Financial center opens to serve underbanked communities in West AtlantaOn the Rise’s executive director Olivia Maxwell addresses Westside Atlanta residents, city and business leaders at the financial center’s ribbon cutting ceremony on July 1. Photo by Kelly Jordan.
By Ben Abrams
Westside Atlanta residents crowded into shaded areas with elected officials and leaders from Equifax to watch the ribbon-cutting ceremony for the On the Rise Financial Center and Quest Westside Impact Center on July 1.
Business leaders hope that the new financial center in West Atlanta will support the area’s underserved residents.
On the Rise and the Quest Westside Impact Center are located in a Quest Community Development Organization building on Joseph E. Lowery Boulevard. Leonard Adams, Jr., Quest Community founder and CEO, says the financial levels in Atlanta’s Westside communities are positioned to grow as families with higher incomes are expected to move into the area.
The new center focuses on offering the neighborhoods of Vine City, English Avenue and Castleberry Hill services like financial education classes, one-on-one financial coaching, and support for people who are preparing to buy a home or start their own business.
Westside Atlanta resident Syrlis Powell was a recipient of On the Rise’s financial services. The center provided her with a financial education that she would not have received while in public school.
“To be able to receive knowledge and be able to have a coach who held my hand throughout this process was really beneficial to me becoming a homeowner,” Powell said.
In addition to getting to a financial position where she could buy a home, Powell says that the resources from On the Rise helped her raise her credit score into the 700s and create strategies for her to save enough money to open a non-profit business in the future.
On the Rise also provides access to credit union resources and banking services thanks to local organizations Invest Atlanta, the Arthur M. Blank Foundation and the credit reporting agency Equifax.
Equifax Foundation President David Stiffler said the company’s leaders thought a financial center was necessary for Westside Atlanta after hearing residents say they needed help with their financial situations. Stiffler said that the idea for creating On the Rise was to provide “a safe place for residents to come and understand what their financial future looks like” and how Equifax can help them make it better.
Another goal Stiffler has for On the Rise is to have the financial center work with Greater Atlanta Builds Credit. This program is another Equifax initiative designed to work with thousands of Westside Atlanta residents to help them understand the importance of having better credit and banking resources.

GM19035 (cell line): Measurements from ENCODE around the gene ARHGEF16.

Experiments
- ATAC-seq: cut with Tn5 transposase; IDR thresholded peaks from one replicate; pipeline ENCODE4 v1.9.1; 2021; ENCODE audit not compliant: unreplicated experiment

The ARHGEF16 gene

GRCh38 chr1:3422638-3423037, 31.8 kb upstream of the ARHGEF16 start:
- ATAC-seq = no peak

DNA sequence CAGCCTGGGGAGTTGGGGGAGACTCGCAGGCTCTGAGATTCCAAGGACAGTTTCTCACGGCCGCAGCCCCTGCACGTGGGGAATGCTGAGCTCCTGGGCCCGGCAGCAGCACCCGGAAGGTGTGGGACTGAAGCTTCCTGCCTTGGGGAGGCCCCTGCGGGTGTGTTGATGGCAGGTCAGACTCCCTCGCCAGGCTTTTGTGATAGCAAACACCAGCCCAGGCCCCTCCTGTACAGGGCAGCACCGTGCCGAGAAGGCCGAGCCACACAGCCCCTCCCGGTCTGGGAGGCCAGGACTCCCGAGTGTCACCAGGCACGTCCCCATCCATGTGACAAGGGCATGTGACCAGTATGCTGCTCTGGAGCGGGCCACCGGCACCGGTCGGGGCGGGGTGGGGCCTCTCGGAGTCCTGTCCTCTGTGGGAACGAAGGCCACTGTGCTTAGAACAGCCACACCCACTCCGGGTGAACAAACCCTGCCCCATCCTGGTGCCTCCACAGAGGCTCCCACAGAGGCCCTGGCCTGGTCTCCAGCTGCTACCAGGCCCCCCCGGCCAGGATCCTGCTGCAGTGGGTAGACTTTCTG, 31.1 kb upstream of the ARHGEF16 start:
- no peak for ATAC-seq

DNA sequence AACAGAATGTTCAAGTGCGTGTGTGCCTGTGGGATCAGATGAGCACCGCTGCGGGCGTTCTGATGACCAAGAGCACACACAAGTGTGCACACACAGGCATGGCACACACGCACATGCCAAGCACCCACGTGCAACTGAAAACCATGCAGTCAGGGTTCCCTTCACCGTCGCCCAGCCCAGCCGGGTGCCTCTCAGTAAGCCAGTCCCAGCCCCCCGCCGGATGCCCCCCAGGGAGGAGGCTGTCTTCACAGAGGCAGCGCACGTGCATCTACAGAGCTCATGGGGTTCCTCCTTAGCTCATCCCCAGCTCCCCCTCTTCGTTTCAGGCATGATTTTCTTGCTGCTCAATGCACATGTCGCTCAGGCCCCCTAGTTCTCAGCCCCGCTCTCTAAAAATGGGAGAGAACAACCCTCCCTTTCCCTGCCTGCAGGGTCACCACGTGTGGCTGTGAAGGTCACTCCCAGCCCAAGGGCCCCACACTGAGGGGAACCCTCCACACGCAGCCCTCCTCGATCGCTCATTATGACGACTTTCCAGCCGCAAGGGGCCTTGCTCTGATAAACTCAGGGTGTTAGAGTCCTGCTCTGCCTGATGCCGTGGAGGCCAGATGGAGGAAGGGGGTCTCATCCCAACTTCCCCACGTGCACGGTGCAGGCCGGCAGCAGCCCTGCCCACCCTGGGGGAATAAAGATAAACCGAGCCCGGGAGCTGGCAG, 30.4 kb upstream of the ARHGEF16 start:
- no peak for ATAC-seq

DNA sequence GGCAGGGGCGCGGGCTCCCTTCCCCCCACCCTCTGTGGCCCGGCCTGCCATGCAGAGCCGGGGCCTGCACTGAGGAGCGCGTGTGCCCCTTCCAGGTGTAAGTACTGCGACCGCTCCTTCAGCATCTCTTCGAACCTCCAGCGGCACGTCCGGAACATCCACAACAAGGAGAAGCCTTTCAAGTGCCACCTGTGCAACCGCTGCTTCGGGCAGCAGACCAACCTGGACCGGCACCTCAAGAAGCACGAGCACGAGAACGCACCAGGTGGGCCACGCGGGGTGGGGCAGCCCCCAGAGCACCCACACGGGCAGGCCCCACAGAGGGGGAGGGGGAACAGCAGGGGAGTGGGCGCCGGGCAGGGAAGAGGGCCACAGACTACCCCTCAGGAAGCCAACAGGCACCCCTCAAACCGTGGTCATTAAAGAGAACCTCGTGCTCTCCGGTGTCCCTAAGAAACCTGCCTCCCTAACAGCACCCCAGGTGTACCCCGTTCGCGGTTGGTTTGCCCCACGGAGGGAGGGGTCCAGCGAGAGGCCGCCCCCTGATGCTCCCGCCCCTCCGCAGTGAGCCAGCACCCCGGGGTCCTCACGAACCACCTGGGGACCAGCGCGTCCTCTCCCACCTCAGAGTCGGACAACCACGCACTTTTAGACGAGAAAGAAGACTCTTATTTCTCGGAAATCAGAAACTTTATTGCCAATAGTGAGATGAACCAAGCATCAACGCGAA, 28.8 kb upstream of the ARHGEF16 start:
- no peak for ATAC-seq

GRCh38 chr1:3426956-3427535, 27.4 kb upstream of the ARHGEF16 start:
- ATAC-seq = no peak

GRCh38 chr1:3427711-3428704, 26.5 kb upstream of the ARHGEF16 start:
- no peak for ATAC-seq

Adams is hopeful that the arrival of higher-income families will cause a minimal amount of displacement for lower-income families.
“We have to have a mixed level of income to have a real beloved community,” Adams said.
Adams says that Quest is now focusing on making sure there is enough affordable housing and access to financial resources so that all West Atlanta residents can have access to disposable income and the opportunity to build wealth.
Atlanta City Councilman and mayoral candidate Andre Dickens praised On the Rise for creating an opportunity for West Atlantans to become more financially literate. He also says that his office will continue to support the financial center and help them to serve the community.
“It takes all sectors of society putting their hands in the pot to contribute,” Dickens said. “It takes good leadership with a warm heart and inclusivity to be able to make that happen.”
Olivia Maxwell, On the Rise’s Executive Director, was taking pictures with business and political leaders and hugging residents after cutting the ribbon to open the new ceremony. She also encouraged residents to tell their friends to visit the center for financial support.
Maxwell says that she wants On the Rise to allow West Atlantans to live in a home in the area and not worry about getting priced out of it when higher-income residents move to the community.
“We’re fighting gentrification at its best,” Maxwell said. “We’re helping to make sure that those that live in this area that are legacy residents have the opportunity to level up.”
Photos by Kelly Jordan
Editor’s note: this article has been updated to correct an error in David Stiffler’s title.